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Coelacanths live as long as people

ODecember N 23, 1938 Marjorie Court Neiratimer, curator of the East London Museum in South Africa, stops at a local fish market. While there, she found the most beautiful fish she had ever seen. It was pale mauve, almost 2 meters long, and had a silver pattern. She wasn’t drinking ink at the time, but turned out to be part of a group called the coelacanth, which was previously believed to have died with the dinosaurs.

This discovery Latimeria Carmune In honor of Courtenay-Latimer, he showed that the coelacanth is still very alive. It was welcomed as the most important zoological discovery of the century.Well, the work just published Current biology According to Kélig Mahé of the Fisheries Research Institute in Boulogne, France, the coelacanth has not only lasted together for more than 400 million years, but also suggests that it has been hanging out for a long time as an individual. According to Dr. Mahe’s research, they have a lifespan similar to that of humans and are among the longest-lived vertebrates in the world.

Excitement in LatimeriaThe discovery wasn’t just because of his curiosity about survival. Coelacanths also belong to a group of leaf-shaped fins of the type believed to be precursors to the limbs of terrestrial quadrupeds.Therefore, many experts are trying to study Latimeria More closely. But that’s difficult. Latimeria Recluse, nocturnal, inhabiting less than 100 meters deep, known only from the southwestern Indian Ocean and the second smallest population. L. Menado Ensis, Indonesian island, near Manadotua.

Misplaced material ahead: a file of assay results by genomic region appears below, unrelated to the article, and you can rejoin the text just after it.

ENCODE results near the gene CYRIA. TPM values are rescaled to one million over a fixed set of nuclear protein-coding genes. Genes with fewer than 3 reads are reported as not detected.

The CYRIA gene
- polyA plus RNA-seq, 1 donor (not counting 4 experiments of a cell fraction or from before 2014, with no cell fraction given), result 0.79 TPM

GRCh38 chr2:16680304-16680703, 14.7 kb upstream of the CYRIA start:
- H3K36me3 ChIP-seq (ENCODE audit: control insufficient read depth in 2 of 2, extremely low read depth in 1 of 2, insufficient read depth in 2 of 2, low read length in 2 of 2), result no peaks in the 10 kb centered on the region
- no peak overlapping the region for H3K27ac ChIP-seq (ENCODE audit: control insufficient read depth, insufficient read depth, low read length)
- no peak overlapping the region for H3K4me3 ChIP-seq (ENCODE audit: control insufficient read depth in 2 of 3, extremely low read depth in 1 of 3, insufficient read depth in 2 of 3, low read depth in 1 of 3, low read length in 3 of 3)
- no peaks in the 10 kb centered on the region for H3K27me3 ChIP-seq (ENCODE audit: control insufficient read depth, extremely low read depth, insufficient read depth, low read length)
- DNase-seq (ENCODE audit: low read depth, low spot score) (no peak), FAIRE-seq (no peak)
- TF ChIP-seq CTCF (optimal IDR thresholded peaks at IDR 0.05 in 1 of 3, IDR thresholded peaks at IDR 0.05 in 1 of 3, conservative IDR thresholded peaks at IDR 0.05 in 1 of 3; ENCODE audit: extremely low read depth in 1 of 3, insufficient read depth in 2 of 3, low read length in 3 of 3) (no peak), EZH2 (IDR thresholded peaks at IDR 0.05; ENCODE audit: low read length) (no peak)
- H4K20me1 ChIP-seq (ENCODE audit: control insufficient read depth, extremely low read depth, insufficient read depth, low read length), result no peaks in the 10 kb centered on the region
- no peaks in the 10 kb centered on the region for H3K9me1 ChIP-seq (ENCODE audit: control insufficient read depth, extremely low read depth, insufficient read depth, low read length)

In particular, Dr. Mahe wanted to know how long Latimeria It is alive. Previous studies examining annual growth rings on that scale suggested up to 20 years. It is inconsistent with the slow metabolism and low fertility of animals, both of which are characteristic of long-lived species.

He and his colleagues studied scales using polarized light rather than using a standard microscope. This revealed that the extra growth rings were so thin that they were missed in the previous work. Of the 27 people surveyed, 6 were in their 60s and 1 was 84.

This was a discovery that Dr. Mahe and his colleagues had expected more than half. What really surprised them was what was discovered when they saw the two foets. LatimeriFemales do not lay eggs, but live young. Fetal scales suggest that they were five years old, a very long gestation period given the three and a half years earlier vertebrate records held by deep-sea frill sharks.

Interesting, but in a way, Dr. Mahe’s discovery is bad news. Already rare and slow-growing animals with a gestation period of 5 years have the most extinct profile imaginable. Latimeria As long as such protection relates to the sea, it is legally protected and is not a specific target for fishermen. However, it has already been classified by the International Union for Conservation of Nature as endangered. It would be ironic and tragic if the coelacanth disappeared permanently under human surveillance after surviving a 66-meter-old asteroid collision in the case of dinosaurs. ■■

This article was published in the Printed Science and Technology section under the heading “Curiouser and curiouser”.

Coelacanths live as long as people

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